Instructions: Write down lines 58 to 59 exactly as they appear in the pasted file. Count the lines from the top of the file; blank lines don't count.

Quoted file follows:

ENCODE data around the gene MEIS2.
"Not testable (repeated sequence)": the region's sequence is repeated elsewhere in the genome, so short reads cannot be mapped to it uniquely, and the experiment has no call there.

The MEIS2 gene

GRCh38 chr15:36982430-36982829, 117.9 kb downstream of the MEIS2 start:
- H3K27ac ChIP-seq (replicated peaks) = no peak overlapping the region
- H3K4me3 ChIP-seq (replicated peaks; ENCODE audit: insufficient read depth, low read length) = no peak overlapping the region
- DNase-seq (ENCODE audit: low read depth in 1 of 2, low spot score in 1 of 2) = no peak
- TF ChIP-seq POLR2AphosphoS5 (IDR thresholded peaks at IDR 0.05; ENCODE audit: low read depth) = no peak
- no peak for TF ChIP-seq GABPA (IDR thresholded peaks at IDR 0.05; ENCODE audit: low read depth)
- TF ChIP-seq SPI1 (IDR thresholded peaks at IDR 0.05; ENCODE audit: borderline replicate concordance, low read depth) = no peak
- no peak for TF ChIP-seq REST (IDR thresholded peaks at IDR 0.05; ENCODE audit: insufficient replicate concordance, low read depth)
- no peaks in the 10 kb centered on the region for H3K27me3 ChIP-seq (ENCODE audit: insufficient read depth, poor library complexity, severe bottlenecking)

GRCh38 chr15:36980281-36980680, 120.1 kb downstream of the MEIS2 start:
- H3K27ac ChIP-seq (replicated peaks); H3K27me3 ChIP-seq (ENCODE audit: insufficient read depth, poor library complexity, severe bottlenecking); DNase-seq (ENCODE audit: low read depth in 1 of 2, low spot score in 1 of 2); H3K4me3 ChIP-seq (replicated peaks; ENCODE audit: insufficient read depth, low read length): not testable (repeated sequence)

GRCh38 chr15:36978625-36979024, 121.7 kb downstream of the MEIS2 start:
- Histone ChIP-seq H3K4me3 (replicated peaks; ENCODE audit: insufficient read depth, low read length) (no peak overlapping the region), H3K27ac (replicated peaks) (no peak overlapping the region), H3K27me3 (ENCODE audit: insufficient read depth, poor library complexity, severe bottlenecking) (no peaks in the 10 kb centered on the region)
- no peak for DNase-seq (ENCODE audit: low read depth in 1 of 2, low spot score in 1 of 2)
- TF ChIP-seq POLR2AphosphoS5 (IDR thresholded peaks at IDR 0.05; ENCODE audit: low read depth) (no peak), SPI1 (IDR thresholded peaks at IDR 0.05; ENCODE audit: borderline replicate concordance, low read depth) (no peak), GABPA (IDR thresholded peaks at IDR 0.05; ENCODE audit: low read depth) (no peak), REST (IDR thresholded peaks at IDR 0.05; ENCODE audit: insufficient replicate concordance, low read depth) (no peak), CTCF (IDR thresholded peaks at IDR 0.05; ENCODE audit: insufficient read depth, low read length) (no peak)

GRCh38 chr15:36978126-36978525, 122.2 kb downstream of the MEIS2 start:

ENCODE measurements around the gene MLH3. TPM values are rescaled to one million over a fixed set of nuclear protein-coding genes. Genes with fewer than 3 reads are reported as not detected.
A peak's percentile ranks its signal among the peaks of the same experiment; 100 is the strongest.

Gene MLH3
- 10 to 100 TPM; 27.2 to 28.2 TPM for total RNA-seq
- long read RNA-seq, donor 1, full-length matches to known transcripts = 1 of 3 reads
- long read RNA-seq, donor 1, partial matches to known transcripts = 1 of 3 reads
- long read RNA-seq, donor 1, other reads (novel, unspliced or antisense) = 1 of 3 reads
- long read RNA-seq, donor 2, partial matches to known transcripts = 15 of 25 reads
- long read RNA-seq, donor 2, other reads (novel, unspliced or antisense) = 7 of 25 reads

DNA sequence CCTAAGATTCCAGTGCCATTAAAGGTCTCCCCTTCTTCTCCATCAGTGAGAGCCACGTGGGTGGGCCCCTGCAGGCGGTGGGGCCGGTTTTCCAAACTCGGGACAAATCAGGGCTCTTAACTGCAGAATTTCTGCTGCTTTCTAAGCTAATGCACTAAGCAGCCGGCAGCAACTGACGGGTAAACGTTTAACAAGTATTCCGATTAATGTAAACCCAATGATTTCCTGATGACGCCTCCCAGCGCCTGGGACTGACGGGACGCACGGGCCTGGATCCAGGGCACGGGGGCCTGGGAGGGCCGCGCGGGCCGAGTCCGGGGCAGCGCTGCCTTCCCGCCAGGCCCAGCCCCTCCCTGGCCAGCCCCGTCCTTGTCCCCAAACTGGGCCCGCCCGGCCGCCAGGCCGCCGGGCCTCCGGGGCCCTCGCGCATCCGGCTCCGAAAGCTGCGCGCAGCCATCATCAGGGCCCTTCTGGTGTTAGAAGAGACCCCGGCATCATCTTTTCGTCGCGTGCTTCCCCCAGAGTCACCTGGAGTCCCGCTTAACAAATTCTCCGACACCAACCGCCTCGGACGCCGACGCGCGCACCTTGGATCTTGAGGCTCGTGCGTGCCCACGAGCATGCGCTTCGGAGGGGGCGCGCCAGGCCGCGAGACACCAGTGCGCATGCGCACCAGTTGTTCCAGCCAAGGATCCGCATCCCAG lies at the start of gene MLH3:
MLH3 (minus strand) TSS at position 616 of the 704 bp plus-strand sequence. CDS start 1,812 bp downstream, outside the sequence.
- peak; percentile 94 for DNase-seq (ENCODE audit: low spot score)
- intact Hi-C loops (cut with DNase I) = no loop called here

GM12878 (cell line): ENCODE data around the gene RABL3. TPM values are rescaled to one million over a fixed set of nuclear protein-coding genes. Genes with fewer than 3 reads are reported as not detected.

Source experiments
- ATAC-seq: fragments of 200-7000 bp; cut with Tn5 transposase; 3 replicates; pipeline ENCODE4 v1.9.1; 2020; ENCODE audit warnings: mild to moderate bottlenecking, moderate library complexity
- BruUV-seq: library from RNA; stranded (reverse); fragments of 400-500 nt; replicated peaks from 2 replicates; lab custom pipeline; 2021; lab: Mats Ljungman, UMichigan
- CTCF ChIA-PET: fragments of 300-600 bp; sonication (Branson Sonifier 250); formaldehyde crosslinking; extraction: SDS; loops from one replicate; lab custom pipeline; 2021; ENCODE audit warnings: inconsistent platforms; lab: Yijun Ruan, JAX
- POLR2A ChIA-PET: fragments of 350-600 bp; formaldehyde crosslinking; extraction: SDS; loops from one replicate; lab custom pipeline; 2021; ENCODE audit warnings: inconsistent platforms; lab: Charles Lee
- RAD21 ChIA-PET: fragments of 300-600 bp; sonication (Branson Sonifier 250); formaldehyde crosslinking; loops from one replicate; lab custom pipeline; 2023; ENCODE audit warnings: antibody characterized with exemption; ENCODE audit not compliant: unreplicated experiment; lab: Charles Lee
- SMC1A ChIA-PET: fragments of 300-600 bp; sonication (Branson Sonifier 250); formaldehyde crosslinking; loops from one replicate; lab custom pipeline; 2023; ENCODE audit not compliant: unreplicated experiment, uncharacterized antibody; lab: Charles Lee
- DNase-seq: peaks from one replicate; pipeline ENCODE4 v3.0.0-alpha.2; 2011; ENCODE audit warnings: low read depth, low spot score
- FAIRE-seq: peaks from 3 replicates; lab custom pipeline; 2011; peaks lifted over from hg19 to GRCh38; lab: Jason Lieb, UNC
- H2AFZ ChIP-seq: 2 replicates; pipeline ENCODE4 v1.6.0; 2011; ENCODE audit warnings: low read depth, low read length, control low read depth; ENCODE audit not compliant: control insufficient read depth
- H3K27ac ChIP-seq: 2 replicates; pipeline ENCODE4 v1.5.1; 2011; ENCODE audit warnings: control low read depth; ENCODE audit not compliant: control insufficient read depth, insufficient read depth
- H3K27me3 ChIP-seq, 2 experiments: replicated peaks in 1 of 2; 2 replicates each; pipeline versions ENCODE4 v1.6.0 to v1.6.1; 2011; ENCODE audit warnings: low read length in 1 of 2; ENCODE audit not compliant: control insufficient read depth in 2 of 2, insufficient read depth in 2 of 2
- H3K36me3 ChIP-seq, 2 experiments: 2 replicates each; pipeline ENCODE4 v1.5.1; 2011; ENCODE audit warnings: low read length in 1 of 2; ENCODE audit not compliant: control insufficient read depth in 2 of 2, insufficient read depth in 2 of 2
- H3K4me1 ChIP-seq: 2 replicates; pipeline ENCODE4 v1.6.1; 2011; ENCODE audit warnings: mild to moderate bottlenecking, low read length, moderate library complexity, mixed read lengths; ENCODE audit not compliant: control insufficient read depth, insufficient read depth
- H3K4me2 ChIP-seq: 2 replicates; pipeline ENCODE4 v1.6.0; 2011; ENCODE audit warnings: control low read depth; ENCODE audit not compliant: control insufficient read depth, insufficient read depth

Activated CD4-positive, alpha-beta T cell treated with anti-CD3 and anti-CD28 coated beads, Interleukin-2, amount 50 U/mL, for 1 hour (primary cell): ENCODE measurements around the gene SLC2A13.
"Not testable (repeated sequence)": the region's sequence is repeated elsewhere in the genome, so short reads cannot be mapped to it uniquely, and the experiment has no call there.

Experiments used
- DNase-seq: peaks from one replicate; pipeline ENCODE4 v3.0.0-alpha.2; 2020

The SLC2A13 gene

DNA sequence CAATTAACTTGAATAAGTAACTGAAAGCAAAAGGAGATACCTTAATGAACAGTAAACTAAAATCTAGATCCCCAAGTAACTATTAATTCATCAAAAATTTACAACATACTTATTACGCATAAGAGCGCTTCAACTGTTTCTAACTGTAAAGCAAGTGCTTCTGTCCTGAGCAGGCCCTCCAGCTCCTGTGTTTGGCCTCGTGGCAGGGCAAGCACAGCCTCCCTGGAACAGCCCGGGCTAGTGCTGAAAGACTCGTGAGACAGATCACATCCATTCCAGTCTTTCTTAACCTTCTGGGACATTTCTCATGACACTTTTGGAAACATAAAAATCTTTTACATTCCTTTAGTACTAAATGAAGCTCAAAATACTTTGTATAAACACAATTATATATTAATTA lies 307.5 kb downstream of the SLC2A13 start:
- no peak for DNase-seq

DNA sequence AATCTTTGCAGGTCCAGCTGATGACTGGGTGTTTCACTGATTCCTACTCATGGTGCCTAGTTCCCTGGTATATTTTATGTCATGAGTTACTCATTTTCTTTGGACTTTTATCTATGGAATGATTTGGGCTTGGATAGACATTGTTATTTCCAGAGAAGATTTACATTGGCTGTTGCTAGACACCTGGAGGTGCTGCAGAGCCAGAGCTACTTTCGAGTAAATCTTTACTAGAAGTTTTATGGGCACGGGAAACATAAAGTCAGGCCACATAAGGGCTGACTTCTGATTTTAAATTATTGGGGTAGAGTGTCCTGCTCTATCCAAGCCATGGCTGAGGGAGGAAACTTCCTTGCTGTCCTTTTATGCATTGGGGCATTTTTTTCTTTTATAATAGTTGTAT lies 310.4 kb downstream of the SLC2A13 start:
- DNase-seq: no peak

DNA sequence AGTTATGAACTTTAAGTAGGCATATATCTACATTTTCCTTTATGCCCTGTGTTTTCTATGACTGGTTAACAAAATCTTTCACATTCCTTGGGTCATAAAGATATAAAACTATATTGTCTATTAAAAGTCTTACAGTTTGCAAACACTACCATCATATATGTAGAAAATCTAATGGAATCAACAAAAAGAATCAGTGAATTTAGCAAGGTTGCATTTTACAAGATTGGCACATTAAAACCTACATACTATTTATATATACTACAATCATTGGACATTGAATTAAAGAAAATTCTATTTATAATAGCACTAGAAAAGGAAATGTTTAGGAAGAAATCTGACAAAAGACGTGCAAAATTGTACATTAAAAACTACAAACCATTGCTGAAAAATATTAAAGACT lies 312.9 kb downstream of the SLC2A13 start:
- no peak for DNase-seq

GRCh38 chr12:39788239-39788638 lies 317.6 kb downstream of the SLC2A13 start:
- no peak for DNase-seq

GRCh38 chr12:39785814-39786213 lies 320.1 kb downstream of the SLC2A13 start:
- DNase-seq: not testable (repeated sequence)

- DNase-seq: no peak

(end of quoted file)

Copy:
DNA sequence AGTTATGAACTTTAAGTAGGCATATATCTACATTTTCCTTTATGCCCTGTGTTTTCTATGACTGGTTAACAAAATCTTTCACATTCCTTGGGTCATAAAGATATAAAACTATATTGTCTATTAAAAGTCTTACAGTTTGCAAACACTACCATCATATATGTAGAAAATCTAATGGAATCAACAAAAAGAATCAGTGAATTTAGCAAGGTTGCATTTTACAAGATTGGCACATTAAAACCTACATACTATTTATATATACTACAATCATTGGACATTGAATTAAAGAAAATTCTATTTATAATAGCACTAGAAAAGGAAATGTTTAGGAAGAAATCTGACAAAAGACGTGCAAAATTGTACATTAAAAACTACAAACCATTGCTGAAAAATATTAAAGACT lies 312.9 kb downstream of the SLC2A13 start:
- no peak for DNase-seq